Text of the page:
Berlin presented this Thursday its new guideline against a “more offensive” China. Objective: to decrease its dependence on Beijing.
Germany unveiled Thursday its new strategic axes facing a “more offensive” China, with the adoption in the Council of Ministers of a document aimed at redefining its relations with Beijing. “Our goal is not to decouple (from Beijing). But we want to reduce critical dependencies going forward,” Scholz tweeted after presenting the new strategy, which he said “responds to a China that has changed and is more aggressive.” “For us, China is and remains a partner, a competitor and a systemic rival,” he said.
Above all, it is a question of warning German companies against too much dependence on the Asian giant. By scanning a wide range of subjects, ranging from climate policy to that of human rights, the German government wants to equip itself with a “compass” in bilateral relations with Beijing. “We are realistic but not naive,” Foreign Minister Annalena Baerbock warned Thursday in a speech at the Mercator Institute for China Studies (Merics) in Berlin.
General concerns about Chinese dependence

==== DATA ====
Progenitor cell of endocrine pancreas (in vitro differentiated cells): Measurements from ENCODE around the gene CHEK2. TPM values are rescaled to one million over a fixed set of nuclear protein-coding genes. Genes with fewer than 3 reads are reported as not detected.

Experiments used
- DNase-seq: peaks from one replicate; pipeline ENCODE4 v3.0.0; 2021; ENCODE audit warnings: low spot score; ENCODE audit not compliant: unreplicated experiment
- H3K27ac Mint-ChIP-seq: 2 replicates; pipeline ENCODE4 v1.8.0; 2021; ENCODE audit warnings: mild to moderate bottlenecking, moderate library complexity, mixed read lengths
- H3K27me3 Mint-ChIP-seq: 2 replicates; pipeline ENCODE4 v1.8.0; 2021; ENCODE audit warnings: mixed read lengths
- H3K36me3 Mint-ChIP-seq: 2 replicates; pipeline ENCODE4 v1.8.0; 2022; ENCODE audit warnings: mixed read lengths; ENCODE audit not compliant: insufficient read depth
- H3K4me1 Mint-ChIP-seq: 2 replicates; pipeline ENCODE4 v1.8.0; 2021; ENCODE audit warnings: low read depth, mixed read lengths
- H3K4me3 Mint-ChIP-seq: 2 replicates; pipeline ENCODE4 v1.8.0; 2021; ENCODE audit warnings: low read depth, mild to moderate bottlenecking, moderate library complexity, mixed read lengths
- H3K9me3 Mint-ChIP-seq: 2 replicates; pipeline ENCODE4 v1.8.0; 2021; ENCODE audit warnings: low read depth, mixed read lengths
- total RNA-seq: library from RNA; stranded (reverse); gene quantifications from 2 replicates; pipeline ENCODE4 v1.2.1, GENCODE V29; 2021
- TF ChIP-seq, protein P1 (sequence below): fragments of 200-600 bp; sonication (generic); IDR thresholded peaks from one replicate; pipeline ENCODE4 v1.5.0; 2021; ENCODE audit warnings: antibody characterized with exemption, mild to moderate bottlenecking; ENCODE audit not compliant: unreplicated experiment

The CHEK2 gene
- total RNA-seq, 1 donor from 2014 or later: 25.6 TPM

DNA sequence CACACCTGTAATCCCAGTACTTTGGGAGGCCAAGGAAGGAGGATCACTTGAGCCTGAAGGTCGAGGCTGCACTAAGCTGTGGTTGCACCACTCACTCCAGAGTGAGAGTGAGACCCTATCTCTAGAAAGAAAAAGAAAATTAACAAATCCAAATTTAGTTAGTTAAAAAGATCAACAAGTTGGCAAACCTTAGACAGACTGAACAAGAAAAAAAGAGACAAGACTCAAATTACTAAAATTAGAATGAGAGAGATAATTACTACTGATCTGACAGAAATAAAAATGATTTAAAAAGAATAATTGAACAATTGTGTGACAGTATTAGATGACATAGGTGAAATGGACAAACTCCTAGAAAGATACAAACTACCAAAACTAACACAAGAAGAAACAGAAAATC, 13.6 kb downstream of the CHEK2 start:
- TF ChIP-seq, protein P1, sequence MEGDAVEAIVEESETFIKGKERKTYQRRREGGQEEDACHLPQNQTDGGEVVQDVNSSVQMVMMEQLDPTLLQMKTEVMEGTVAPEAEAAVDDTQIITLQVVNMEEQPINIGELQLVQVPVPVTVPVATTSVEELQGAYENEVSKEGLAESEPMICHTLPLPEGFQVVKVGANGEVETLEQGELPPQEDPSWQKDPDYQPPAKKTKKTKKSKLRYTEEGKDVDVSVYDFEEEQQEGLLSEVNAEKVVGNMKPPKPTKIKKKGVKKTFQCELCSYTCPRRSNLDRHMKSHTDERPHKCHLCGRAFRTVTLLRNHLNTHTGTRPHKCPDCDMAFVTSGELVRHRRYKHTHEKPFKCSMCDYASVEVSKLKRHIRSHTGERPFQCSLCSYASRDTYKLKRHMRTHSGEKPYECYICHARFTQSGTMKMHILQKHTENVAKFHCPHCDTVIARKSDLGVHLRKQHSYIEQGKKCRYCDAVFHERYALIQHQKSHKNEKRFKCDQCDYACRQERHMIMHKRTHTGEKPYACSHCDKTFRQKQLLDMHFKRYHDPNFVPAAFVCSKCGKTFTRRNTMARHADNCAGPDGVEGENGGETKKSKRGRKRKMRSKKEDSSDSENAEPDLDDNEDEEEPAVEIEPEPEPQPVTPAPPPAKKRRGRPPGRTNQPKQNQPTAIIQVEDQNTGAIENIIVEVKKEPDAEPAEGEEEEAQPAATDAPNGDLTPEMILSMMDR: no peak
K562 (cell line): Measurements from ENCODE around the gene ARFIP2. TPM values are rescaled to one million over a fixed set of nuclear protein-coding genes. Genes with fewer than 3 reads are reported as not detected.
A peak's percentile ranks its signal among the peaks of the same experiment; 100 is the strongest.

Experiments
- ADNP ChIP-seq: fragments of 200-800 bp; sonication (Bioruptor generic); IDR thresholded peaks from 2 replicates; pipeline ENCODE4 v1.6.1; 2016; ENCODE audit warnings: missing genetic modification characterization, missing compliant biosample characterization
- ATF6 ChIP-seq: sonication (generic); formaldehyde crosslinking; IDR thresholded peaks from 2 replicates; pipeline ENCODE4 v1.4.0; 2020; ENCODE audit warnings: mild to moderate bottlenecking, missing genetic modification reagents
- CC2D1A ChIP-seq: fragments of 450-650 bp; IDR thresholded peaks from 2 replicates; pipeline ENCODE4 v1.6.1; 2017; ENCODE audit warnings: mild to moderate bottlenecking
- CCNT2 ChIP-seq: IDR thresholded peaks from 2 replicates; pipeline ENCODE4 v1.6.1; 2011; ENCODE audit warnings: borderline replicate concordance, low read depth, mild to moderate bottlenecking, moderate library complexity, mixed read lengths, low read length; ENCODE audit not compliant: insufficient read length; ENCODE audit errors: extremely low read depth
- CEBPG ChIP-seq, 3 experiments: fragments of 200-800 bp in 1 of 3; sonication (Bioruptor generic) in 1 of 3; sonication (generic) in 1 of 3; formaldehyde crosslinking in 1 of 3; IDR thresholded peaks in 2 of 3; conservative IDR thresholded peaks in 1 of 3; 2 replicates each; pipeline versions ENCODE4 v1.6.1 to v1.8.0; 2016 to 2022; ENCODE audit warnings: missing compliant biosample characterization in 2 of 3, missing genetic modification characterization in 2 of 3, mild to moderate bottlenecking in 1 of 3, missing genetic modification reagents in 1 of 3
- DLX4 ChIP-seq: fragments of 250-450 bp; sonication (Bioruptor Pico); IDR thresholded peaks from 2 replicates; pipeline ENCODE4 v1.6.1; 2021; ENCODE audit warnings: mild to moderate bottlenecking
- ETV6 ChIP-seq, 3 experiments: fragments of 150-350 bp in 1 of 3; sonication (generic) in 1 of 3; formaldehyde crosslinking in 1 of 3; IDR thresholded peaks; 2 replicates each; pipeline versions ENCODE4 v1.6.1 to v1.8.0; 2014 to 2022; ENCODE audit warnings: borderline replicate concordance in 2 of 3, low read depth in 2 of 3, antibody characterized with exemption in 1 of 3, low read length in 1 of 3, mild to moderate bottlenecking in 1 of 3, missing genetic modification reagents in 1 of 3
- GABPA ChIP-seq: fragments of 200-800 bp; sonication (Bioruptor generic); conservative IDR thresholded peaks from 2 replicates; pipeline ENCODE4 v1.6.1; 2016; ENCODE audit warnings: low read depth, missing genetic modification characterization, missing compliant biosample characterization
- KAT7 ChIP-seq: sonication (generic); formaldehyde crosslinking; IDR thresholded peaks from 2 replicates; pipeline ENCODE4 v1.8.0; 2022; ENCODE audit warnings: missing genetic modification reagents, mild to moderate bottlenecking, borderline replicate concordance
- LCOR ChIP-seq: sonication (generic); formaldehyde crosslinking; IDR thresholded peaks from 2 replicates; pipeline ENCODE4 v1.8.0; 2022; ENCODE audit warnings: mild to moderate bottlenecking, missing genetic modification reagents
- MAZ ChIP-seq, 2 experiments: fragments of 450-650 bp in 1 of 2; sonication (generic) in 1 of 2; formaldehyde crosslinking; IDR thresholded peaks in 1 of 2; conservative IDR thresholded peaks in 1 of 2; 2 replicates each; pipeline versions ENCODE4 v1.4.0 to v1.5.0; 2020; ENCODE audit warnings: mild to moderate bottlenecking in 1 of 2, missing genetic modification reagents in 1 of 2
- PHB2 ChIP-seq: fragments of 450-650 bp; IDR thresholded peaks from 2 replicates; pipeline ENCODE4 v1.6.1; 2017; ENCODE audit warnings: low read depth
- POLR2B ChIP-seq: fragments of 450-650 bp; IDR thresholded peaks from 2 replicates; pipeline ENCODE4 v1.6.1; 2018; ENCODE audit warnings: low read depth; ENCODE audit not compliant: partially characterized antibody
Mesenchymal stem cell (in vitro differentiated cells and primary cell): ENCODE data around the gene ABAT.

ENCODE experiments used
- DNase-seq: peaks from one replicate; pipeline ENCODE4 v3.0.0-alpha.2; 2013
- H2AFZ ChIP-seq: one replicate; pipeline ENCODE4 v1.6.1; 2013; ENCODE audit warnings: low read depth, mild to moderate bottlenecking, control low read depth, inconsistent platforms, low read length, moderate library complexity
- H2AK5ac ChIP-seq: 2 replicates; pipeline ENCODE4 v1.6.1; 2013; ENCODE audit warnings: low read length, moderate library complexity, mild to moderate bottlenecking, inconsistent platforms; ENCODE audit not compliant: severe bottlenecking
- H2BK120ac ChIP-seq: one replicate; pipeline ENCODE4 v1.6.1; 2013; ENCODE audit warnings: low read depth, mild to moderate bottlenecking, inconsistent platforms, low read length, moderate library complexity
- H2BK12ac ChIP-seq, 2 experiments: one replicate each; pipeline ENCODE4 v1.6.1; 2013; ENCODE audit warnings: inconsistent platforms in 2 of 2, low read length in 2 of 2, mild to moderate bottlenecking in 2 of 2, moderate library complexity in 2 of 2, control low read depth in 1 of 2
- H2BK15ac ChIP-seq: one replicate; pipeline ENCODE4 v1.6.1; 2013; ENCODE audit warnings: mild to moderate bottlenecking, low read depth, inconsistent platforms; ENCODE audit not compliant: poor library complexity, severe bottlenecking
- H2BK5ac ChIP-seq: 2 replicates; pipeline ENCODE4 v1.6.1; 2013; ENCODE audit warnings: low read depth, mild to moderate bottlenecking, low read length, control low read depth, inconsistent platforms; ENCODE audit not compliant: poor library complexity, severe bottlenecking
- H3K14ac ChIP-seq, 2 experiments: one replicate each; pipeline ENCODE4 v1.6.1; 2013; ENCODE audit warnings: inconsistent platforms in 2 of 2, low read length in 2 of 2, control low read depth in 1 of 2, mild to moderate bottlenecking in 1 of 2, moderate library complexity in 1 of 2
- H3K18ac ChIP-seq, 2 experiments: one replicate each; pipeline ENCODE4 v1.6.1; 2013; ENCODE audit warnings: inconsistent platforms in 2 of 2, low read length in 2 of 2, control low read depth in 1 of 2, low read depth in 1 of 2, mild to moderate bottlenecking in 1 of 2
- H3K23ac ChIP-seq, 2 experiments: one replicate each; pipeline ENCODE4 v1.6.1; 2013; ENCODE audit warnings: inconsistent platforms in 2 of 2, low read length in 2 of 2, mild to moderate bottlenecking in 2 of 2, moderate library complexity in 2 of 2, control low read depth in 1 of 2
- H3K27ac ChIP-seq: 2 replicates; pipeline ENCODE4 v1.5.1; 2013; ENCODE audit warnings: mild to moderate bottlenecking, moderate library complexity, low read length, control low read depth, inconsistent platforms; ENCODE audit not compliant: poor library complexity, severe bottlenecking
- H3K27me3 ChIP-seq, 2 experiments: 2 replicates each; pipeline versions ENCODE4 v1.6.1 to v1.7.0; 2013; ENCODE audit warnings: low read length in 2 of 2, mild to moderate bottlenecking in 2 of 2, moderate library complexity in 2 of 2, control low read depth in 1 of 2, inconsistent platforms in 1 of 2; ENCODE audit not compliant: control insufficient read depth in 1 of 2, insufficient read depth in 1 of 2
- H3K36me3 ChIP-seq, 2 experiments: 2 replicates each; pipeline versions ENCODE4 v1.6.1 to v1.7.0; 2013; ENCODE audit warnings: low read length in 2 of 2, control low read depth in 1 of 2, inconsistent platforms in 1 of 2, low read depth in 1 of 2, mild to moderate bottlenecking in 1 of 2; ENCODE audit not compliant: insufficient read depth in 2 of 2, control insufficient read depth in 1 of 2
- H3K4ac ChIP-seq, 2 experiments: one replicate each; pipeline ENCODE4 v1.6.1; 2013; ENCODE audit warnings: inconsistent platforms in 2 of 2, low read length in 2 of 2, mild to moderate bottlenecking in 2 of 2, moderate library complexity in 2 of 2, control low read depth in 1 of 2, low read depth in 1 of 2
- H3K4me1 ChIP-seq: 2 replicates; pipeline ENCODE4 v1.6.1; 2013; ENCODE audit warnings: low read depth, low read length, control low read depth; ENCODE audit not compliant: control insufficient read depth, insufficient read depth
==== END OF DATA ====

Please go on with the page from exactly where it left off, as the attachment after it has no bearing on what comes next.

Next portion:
This new German strategy comes in a general context of growing concerns in Europe vis-à-vis China, the European Commission having presented three weeks ago a proposal to toughen the instruments of economic security vis-à-vis this country. The Covid crisis in 2020 revealed the fragilities of European supply chains, victims of the closure of borders in China, while the war in Ukraine showed the risk of dependence on Russia for gas supplies. Nevertheless, the large German companies, from the industrialist Siemens to the chemical company BASF, via car manufacturers, cannot deprive themselves of this gigantic market of more than 1.4 billion inhabitants, where they continue to invest massively.
This article is originally published on lematin.ch